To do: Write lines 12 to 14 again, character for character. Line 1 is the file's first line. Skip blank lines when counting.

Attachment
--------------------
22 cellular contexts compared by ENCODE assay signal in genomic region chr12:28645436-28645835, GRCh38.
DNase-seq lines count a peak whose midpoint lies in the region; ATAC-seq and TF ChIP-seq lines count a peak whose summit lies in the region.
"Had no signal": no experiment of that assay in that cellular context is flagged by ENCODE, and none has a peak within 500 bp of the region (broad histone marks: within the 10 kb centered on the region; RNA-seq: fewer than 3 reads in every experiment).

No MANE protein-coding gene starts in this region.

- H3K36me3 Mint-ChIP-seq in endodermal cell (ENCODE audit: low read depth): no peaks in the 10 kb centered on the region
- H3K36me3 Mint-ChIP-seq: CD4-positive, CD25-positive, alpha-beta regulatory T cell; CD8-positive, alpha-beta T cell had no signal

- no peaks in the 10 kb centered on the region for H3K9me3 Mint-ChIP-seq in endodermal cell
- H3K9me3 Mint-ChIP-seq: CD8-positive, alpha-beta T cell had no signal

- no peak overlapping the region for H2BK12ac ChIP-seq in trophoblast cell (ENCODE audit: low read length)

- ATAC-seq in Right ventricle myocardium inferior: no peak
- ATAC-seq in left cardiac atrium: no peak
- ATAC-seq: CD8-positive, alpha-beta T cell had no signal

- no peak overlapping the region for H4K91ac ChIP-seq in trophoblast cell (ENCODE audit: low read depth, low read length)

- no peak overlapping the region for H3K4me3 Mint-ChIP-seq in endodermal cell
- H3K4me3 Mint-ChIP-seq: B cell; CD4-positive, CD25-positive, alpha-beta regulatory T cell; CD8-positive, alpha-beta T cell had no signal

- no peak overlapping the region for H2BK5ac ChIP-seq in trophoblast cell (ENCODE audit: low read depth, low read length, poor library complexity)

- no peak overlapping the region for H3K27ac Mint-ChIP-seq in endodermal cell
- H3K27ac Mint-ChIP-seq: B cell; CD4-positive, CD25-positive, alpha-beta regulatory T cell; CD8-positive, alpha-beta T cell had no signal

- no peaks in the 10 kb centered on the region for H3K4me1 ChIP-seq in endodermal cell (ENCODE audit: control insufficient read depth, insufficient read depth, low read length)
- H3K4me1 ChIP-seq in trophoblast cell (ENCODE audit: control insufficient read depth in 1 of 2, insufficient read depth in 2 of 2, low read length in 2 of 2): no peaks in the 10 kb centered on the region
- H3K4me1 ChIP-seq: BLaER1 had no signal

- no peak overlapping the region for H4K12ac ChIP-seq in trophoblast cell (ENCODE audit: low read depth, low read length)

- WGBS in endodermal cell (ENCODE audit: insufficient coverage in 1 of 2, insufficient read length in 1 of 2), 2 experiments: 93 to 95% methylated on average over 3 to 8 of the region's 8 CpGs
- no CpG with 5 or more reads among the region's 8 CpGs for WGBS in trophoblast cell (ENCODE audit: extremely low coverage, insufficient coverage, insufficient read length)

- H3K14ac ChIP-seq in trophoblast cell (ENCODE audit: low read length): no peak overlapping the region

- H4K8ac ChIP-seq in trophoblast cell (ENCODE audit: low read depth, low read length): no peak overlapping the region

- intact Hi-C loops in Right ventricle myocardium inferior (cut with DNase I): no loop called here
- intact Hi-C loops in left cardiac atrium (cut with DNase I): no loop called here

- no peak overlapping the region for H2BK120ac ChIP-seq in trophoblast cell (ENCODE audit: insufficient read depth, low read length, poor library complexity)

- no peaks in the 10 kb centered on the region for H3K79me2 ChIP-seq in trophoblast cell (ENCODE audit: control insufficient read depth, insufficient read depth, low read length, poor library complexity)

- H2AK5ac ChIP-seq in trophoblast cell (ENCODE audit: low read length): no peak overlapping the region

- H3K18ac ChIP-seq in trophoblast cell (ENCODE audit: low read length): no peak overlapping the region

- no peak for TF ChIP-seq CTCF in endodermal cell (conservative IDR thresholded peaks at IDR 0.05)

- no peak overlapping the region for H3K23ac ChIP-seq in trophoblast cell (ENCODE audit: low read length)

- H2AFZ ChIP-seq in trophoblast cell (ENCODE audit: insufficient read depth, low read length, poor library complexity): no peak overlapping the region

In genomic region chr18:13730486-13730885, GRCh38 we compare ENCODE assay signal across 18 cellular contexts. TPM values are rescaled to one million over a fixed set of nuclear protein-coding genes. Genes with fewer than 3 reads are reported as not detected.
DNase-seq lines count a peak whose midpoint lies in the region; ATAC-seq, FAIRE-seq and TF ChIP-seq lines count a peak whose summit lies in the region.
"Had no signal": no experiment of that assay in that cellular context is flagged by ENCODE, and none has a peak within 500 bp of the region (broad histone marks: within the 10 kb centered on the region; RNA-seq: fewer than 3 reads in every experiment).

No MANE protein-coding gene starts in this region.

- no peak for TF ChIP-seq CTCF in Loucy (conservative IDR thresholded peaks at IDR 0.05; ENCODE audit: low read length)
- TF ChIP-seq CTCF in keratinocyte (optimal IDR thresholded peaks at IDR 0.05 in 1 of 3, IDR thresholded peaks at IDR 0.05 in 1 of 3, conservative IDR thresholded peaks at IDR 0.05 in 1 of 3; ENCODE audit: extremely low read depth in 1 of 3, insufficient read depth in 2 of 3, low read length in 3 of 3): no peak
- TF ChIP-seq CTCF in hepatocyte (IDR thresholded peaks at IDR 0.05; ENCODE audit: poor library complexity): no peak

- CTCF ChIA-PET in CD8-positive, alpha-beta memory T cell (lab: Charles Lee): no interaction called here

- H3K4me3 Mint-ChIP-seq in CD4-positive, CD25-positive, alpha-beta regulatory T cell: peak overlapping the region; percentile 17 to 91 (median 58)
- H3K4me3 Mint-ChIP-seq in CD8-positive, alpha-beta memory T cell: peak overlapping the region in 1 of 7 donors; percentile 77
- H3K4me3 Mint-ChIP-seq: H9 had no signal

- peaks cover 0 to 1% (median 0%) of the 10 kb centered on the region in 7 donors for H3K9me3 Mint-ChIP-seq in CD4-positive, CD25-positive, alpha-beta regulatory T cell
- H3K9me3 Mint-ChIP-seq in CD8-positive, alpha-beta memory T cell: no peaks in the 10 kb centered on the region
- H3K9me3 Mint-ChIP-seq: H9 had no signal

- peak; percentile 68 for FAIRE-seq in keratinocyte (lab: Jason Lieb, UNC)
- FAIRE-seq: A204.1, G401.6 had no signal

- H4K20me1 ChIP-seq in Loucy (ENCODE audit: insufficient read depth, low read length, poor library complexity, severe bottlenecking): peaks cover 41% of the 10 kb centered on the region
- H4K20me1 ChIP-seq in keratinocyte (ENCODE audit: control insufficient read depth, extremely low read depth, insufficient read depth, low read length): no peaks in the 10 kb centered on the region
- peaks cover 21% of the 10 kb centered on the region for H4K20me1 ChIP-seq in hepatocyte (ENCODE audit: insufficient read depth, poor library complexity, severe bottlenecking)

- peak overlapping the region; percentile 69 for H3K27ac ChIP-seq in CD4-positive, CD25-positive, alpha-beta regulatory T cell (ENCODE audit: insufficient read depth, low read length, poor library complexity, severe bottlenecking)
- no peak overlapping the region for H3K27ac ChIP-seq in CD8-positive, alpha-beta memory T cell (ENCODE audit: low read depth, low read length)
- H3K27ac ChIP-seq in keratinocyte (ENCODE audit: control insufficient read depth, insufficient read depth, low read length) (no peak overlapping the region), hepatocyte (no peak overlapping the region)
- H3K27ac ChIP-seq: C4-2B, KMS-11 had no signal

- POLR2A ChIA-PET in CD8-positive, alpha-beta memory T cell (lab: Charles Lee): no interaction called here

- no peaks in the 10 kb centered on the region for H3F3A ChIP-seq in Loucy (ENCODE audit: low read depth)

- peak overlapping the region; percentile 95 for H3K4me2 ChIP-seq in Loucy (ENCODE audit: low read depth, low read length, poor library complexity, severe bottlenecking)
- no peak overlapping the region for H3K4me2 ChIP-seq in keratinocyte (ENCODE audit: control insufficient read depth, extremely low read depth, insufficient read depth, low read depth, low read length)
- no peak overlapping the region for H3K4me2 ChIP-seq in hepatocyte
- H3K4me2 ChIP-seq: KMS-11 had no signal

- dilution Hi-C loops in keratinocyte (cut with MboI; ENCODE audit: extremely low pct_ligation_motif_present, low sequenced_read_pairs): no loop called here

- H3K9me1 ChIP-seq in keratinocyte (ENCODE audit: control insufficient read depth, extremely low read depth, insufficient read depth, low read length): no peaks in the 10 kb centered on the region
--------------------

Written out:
- ATAC-seq: CD8-positive, alpha-beta T cell had no signal

- no peak overlapping the region for H4K91ac ChIP-seq in trophoblast cell (ENCODE audit: low read depth, low read length)

- no peak overlapping the region for H3K4me3 Mint-ChIP-seq in endodermal cell